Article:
“The campaign is focusing primarily on ineligible votes cast in the June 24th Republican primary runoff by voters who participated in the June 3 Democratic primary, but there are other types of irregularities voters all over Mississippi keep sending in to us which we’re collecting for such time as a legal challenge is filed,” Fritsch said.
One such major allegation broke Monday evening via freelance journalist Charles Johnson, who found a pastor—the Rev. Stevie Fielder—who says Cochran’s campaign paid $15 per vote in the black community to vote for Cochran through people like him. Fielder provided Johnson with text messages after Johnson paid him for the story, which ran on Johnson’s new GotNews.com on Monday evening, that allegedly show a Cochran campaign staffer discussing the distribution of cash to Fielder. In the text messages published online, a phone number identified on Fielder’s phone as Cochran campaign staffer Saleem Baird appears to discuss putting cash in envelopes for Fielder to pick up.
Cochran’s campaign has since denied the allegations of vote-buying, but Cochran spokesman Jordan Russell confirmed to the Clarion-Ledger that the campaign did hire Fielder and did pay him and others with envelopes full of cash—known colloquially in Mississippi politics as “walking around money.” owever, Russell told the Jackson Clarion-Ledger it would be “baseless and false” for Fielder to allege that cash was used to pay for votes directly.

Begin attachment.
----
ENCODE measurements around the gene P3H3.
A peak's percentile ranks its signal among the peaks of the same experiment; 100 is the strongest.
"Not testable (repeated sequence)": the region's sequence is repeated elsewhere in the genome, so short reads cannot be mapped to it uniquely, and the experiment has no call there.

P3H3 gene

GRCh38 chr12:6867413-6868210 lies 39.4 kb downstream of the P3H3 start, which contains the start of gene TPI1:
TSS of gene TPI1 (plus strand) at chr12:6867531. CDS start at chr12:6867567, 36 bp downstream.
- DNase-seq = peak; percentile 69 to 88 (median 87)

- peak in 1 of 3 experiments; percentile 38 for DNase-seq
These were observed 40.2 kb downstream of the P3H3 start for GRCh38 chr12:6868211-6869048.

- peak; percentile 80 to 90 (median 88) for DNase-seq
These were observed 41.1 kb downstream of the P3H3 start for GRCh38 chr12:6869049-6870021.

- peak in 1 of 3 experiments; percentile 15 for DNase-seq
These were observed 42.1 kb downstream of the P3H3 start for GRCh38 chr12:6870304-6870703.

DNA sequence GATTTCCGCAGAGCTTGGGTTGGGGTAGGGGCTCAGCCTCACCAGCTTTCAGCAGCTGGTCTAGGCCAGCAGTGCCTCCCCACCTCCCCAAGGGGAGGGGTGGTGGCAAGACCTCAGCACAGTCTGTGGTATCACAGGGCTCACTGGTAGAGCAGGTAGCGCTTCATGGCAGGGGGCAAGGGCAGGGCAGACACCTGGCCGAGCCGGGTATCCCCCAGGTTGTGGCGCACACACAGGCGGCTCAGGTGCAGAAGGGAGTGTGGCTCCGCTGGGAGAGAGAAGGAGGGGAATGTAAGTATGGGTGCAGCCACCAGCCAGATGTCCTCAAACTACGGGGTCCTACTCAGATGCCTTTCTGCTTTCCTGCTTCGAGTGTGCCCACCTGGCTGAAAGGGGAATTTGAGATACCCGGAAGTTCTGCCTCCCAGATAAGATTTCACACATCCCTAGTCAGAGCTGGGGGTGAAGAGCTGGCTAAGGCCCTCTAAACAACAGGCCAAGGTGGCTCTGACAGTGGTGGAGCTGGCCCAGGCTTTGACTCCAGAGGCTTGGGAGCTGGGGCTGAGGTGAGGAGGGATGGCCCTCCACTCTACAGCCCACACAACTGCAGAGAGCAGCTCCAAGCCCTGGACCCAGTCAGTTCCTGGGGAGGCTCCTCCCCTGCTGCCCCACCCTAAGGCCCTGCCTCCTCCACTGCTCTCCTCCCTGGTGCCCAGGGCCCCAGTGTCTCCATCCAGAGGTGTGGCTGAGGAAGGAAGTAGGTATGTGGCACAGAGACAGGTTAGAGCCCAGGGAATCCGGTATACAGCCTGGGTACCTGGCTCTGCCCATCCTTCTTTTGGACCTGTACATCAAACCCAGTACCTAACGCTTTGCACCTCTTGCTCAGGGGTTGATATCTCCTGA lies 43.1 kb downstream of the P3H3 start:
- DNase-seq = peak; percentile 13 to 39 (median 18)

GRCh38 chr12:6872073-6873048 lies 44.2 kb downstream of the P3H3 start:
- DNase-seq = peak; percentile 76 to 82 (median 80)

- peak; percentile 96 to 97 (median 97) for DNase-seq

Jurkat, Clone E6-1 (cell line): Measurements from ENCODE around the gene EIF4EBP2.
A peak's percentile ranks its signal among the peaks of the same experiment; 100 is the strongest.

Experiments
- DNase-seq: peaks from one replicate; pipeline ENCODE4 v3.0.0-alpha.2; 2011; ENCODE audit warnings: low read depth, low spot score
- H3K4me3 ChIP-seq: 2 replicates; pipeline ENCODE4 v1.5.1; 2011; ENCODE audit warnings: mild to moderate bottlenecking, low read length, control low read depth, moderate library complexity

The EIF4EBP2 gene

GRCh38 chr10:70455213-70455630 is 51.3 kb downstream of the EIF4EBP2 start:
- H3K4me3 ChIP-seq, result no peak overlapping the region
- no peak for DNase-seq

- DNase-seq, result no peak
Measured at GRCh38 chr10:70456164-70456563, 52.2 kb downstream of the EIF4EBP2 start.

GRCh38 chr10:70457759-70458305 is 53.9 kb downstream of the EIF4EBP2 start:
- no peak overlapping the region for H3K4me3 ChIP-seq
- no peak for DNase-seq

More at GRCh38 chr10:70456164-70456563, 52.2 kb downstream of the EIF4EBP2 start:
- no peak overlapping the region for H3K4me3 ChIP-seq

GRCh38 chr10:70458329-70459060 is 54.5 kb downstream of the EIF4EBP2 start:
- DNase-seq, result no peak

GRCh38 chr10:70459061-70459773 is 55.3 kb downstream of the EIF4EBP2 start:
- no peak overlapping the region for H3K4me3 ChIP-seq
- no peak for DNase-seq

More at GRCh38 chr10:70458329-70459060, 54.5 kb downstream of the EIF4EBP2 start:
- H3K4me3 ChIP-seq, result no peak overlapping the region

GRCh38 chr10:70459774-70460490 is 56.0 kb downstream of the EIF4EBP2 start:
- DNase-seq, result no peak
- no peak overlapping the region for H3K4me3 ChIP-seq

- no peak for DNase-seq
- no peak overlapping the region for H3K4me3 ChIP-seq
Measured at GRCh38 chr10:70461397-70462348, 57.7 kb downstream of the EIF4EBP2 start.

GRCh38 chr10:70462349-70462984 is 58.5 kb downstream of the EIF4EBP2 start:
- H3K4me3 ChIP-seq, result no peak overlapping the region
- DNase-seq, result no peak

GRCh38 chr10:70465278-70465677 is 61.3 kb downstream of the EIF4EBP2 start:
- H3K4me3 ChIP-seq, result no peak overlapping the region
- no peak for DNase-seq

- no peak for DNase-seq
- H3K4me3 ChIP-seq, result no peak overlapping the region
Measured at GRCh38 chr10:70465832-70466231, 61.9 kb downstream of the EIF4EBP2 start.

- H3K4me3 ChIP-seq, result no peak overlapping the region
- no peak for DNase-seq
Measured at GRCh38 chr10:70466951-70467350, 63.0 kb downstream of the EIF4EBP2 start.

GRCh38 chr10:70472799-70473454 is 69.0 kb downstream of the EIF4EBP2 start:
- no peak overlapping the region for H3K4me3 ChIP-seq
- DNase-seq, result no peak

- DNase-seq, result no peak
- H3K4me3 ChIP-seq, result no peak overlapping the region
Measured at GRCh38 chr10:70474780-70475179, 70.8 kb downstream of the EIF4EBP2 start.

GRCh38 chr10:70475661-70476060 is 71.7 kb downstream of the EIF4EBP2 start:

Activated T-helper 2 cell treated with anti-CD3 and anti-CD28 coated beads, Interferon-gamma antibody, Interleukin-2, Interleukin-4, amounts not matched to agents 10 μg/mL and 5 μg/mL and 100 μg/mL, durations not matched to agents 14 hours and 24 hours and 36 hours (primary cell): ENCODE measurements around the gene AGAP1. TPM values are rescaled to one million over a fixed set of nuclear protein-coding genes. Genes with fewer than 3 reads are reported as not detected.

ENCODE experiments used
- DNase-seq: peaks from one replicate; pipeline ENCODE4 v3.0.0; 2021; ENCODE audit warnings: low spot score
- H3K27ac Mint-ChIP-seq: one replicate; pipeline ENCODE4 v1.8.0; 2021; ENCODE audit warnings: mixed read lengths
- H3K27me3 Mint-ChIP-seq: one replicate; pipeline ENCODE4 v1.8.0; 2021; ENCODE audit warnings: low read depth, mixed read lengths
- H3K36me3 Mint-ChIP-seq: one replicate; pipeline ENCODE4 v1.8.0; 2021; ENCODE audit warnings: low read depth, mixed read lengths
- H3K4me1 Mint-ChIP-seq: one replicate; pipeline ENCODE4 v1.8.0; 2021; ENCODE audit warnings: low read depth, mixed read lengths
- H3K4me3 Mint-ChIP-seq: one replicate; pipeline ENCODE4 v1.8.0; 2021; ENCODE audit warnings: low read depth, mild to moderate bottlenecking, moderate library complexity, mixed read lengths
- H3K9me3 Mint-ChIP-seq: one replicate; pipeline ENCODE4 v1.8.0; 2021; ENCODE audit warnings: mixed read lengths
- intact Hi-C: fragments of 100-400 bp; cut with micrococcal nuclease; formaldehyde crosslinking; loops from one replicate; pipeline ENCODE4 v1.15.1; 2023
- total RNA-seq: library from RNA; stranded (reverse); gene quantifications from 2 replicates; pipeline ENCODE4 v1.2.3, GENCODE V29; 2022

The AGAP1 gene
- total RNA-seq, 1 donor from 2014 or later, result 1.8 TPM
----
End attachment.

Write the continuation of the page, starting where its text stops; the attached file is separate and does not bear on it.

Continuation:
Russell told the Clarion-Ledger the campaign agreed to pay Fielder $600, half up front, for get-out-the-vote work. “He was paid for reimbursement for gas, driving people around, get out the vote work,” Russell said. “But he never completed any work for the second $300. He never provided any names and addresses of people he said he was getting to work. He waffled on providing names and addresses.”
Russell added that Fielder is “obviously a guy who is a liar, who sold his story to a blogger who’s openly proclaiming he will pay people to tell him a story.”
“Most disturbing is [Charles Johnson, the blogger to whom Russell refers] is attempting to solicit pictures of Mrs. Rose Cochran in her nursing home, with a bounty up to $1,000,” Russell said.
The Clarion-Ledger found two key community leaders to cast doubt on Fielder’s reputation. The Clarion-Ledger’s Geoff Pender wrote that Deacon Robert Markham of the First Union Missionary Baptist Church said that Fielder “is not an associate pastor at the church, but is a self-proclaimed minister.”
The paper also quotes church member Melba Clark, a member and former chairman of Mississippi’s Lauderdale County Democratic Executive Committee, to say she doesn’t believe Fielder’s accusations.